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7-year term possible for drug lab chemist | TribLIVE.com
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7-year term possible for drug lab chemist

The Associated Press
| Thursday, October 17, 2013 6:33 p.m.

BOSTON — Prosecutors asked that a chemist charged in a far-reaching scandal at a Massachusetts drug-testing lab serve five to seven years in state prison if she pleads guilty in a case that has jeopardized thousands of criminal convictions.

Annie Dookhan has caused “egregious damage” to the state’s criminal justice system, the attorney general’s office wrote in a sentencing memo filed in court on Thursday. A defense lawyer said he would seek a year in jail for his client.

Dookhan is charged with obstruction of justice, perjury and tampering with evidence while working at a former Department of Public Health drug lab. The lab was shut in August 2012 amid a state police investigation of its practices. Since then, at least 1,100 criminal cases have been dismissed or not prosecuted because of tainted evidence or other fallout.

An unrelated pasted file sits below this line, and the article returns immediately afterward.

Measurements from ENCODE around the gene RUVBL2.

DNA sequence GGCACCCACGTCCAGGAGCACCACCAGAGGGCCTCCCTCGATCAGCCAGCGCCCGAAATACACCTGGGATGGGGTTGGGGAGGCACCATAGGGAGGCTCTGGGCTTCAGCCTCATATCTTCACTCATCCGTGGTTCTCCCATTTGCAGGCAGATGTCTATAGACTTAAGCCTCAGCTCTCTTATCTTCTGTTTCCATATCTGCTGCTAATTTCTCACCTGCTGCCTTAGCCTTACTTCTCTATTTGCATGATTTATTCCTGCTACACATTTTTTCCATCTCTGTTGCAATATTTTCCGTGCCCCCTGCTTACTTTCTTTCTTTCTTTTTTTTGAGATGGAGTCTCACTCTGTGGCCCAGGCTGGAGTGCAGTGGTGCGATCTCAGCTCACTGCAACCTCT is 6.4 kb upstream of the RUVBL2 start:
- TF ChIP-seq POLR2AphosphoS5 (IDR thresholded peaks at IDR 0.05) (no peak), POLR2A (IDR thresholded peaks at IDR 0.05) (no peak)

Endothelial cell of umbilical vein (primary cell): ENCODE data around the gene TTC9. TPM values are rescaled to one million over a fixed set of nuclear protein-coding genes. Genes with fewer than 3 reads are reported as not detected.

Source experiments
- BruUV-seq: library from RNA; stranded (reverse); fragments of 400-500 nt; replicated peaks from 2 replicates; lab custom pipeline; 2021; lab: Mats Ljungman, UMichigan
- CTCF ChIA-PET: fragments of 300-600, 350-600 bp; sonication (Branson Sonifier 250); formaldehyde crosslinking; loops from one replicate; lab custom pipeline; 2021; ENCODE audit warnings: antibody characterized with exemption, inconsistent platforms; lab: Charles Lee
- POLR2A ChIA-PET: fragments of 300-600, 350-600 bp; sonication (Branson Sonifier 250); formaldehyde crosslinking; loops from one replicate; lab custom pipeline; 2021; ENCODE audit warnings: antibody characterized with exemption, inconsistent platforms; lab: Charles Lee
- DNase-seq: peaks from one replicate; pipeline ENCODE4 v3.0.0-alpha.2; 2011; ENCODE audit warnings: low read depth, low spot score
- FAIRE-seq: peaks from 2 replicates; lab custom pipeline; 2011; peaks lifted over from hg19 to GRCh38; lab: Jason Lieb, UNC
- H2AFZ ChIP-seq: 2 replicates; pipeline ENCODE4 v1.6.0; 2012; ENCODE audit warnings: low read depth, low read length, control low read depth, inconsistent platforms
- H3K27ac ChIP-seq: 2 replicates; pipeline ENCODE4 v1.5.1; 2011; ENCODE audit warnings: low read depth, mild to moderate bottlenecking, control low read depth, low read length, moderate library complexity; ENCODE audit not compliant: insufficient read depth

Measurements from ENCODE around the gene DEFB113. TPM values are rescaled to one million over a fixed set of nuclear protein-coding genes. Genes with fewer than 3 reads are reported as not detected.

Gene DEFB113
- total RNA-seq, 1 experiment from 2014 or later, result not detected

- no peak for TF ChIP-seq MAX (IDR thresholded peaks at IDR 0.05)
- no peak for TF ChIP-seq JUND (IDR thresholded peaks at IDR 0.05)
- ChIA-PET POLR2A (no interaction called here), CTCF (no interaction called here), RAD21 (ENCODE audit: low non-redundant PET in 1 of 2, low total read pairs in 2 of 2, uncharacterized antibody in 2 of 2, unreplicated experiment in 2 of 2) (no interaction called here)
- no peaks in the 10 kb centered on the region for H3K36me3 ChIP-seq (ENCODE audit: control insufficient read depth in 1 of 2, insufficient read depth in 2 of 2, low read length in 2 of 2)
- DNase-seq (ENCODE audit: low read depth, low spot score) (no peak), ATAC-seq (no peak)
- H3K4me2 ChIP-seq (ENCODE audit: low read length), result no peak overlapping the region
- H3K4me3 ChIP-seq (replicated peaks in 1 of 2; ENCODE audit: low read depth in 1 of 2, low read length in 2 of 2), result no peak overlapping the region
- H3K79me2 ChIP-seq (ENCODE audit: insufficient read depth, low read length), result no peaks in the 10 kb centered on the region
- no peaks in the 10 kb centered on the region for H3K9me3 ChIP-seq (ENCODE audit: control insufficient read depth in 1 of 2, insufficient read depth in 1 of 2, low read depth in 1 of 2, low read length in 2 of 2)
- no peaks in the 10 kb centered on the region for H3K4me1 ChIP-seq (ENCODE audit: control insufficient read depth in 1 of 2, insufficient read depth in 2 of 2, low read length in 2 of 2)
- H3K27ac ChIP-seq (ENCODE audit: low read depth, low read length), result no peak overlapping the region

In the sentencing memo, prosecutors from Attorney General Martha Coakley’s office said Dookhan deliberately skipped vital steps in the drug-testing process and ensured that samples sent to the lab by police departments would test positive for drugs to “improve her productivity and burnish her reputation.”

“The gravity of the present case cannot be overstated,” Assistant Attorneys General John Verner and Anne Kaczmarek wrote. “The defendant’s actions not only affected the particular individuals named in the indictments, but also the entire criminal justice system in Massachusetts.”

The memo was filed before a so-called lobby conference on Friday in Suffolk Superior Court in Boston. During the conference, prosecutors and Dookhan’s lawyer, Nicolas Gordon, are expected to meet with Judge Carol Ball to discuss sentencing recommendations if Dookhan were to plead guilty.

Gordon said he plans to recommend a one-year sentence, followed by any amount of probation and whatever conditions the judge imposes. Prosecutors said they would recommend five years of probation.

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